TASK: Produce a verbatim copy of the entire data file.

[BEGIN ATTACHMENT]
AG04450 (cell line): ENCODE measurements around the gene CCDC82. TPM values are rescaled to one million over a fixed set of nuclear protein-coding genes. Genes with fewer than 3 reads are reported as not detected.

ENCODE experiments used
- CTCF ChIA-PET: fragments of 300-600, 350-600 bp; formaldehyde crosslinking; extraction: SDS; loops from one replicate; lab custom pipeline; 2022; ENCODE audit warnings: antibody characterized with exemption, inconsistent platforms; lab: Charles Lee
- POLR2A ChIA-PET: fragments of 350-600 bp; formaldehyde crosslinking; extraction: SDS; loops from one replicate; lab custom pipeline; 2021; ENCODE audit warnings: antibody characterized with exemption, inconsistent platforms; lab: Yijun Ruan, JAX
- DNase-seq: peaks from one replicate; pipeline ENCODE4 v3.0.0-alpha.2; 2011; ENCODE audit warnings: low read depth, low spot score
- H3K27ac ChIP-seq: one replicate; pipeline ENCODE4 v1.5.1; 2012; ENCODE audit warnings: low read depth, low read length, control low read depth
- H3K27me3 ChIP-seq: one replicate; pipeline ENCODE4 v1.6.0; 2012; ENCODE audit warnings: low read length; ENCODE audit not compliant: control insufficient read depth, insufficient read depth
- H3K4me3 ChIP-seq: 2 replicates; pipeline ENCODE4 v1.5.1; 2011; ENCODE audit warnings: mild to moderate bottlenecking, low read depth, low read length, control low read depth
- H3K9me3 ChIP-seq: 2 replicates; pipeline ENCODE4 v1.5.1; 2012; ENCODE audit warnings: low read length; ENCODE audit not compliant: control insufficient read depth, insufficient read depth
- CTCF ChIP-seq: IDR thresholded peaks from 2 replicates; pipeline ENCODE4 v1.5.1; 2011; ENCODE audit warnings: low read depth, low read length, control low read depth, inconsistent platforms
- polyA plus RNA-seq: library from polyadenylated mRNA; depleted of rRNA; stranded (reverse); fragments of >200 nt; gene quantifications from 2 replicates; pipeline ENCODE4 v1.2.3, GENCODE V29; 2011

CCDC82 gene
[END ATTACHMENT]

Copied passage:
AG04450 (cell line): ENCODE measurements around the gene CCDC82. TPM values are rescaled to one million over a fixed set of nuclear protein-coding genes. Genes with fewer than 3 reads are reported as not detected.

ENCODE experiments used
- CTCF ChIA-PET: fragments of 300-600, 350-600 bp; formaldehyde crosslinking; extraction: SDS; loops from one replicate; lab custom pipeline; 2022; ENCODE audit warnings: antibody characterized with exemption, inconsistent platforms; lab: Charles Lee
- POLR2A ChIA-PET: fragments of 350-600 bp; formaldehyde crosslinking; extraction: SDS; loops from one replicate; lab custom pipeline; 2021; ENCODE audit warnings: antibody characterized with exemption, inconsistent platforms; lab: Yijun Ruan, JAX
- DNase-seq: peaks from one replicate; pipeline ENCODE4 v3.0.0-alpha.2; 2011; ENCODE audit warnings: low read depth, low spot score
- H3K27ac ChIP-seq: one replicate; pipeline ENCODE4 v1.5.1; 2012; ENCODE audit warnings: low read depth, low read length, control low read depth
- H3K27me3 ChIP-seq: one replicate; pipeline ENCODE4 v1.6.0; 2012; ENCODE audit warnings: low read length; ENCODE audit not compliant: control insufficient read depth, insufficient read depth
- H3K4me3 ChIP-seq: 2 replicates; pipeline ENCODE4 v1.5.1; 2011; ENCODE audit warnings: mild to moderate bottlenecking, low read depth, low read length, control low read depth
- H3K9me3 ChIP-seq: 2 replicates; pipeline ENCODE4 v1.5.1; 2012; ENCODE audit warnings: low read length; ENCODE audit not compliant: control insufficient read depth, insufficient read depth
- CTCF ChIP-seq: IDR thresholded peaks from 2 replicates; pipeline ENCODE4 v1.5.1; 2011; ENCODE audit warnings: low read depth, low read length, control low read depth, inconsistent platforms
- polyA plus RNA-seq: library from polyadenylated mRNA; depleted of rRNA; stranded (reverse); fragments of >200 nt; gene quantifications from 2 replicates; pipeline ENCODE4 v1.2.3, GENCODE V29; 2011

CCDC82 gene